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Collapse victims seek justice

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Members of the search-and-rescue teams helped the victims from the rubble of the seven-storey building which collapsed on Saturday in Sihanoukville last month. Facebook

Collapse victims seek justice

Families of victims of the Sihanoukville building collapse are seeking up to $120,000 in compensation from the Chinese company responsible for one of contemporary Cambodia’s worst disasters.

Forty-eight families filed complaints over the tragedy and have urged the courts to speed up proceedings and find them justice.

The collapse left 28 construction workers dead, with another 26 injured, some seriously.

Some survivors were trapped under the rubble for 48 hours.

Four Chinese nationals were detained over the tragedy, with the building’s owner charged with involuntary manslaughter and causing bodily harm.

Ouk Savat told The Post on Wednesday that he and three other survivors had met court officials to clarify their case, while Prime Minister Hun Sen’s legal team had taken up the matter to demand damages from the Chinese construction company.

The 31-year-old said fear of working again as a construction worker following the incident had left him unemployed as he had no other skills. He said he was seeking $20,000 in damages.

“I demand compensation as a victim. Now I cannot work because I am fearful at the mere sight of buildings. I only have the skills to work as a construction worker, so now I can do nothing. If the money is provided, we will have enough to live on,” Savat said.

Chhum Chinlaing, whose parents died in the disaster and whose sister was trapped under rubble for 20 hours, told The Post on Wednesday that he and his sister had testified at the provincial court 10 days ago.

He said they were depending on the prime minister’s lawyers to find them justice.

The 23-year-old said he is demanding more than $100,000 in compensation from the company for the loss of his parents, while his sister had almost lost her life.

He said he hoped to soon be compensated and see those responsible for the disaster punished according to law.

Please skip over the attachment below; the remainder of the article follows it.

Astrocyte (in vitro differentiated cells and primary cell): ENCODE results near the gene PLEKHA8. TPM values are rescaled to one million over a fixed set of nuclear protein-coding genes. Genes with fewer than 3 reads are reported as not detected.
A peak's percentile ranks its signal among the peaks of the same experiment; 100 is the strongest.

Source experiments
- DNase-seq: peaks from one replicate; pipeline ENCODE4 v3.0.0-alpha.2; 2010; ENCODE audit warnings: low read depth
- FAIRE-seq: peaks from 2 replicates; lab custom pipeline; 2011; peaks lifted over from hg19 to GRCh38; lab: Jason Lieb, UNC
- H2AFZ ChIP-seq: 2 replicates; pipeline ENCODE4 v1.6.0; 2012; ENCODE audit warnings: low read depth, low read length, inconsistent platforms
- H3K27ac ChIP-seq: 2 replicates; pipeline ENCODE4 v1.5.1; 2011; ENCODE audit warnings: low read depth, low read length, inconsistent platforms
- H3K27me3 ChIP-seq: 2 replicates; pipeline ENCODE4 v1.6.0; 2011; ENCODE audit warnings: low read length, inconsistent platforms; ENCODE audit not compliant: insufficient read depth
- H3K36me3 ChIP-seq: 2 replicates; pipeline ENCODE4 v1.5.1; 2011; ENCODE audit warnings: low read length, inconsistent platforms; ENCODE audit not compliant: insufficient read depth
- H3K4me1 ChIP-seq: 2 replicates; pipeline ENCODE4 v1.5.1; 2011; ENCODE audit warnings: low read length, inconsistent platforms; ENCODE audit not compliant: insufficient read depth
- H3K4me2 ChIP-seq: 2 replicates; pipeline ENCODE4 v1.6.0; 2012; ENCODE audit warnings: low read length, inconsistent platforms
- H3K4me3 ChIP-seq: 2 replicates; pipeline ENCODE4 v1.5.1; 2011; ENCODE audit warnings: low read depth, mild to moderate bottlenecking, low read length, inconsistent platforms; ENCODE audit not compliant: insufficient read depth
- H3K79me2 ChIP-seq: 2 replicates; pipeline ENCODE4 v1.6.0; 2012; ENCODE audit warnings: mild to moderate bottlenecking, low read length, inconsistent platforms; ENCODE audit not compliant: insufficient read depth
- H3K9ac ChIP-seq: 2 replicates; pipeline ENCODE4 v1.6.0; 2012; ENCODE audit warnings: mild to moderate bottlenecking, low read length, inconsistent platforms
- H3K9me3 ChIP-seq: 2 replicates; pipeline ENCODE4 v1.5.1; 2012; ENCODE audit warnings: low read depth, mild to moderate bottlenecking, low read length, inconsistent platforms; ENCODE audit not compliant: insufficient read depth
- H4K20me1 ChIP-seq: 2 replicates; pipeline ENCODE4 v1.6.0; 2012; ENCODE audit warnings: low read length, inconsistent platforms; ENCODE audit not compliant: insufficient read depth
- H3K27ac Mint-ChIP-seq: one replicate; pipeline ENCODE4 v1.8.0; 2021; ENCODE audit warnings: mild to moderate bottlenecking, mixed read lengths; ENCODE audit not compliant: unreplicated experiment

“I used to work on that construction site. Later, my father, mother and sister did too. The building collapse killed my parents.

“My sister is still far from fully recovered. I want to receive justice as soon as possible because I am alone. I have to process all the paperwork alone, do everything alone. I am finding it difficult and exhausting,” Chinlaing said.

Ky Tech, Hun Sen’s legal team’s chief lawyer, told The Post on Wednesday that the prime minister’s lawyers were so far representing 48 families of building collapse victims.

The plaintiffs were divided into three groups – the families of the deceased, the injured and the victims of property damage.

Tech said the legal team was continuing to visit victims and families who were yet to file lawsuits demanding damages from the company.

Some had not sought further compensation after being provided with assistance by Prime Minister Hun Sen.

“Our legal team does not force them to demand compensation, we just provide them with professional advice. The compensation demanded varies, but the lowest is $20,000 and the highest is $120,000,” Tech said.

Four Chinese nationals, including a woman, were detained on June 24. They are suspected of being responsible for the collapse.

Chinese building owner Chen Kun, 39, was charged with involuntary manslaughter, causing bodily harm and causing destruction of property under articles 207, 236 and 414 of the Criminal Code.

Construction contractor Deng Xin Gui, 48; construction worker Gao Yu, 29; and a 43-year-old woman, Xie Ya-Ping, who oversaw the site, have been charged as accomplices under Article 29.

Preah Sihanouk Provincial Court prosecutor Lim Bunheng told The Post that as the case had been sent to the judge he had nothing further to add.

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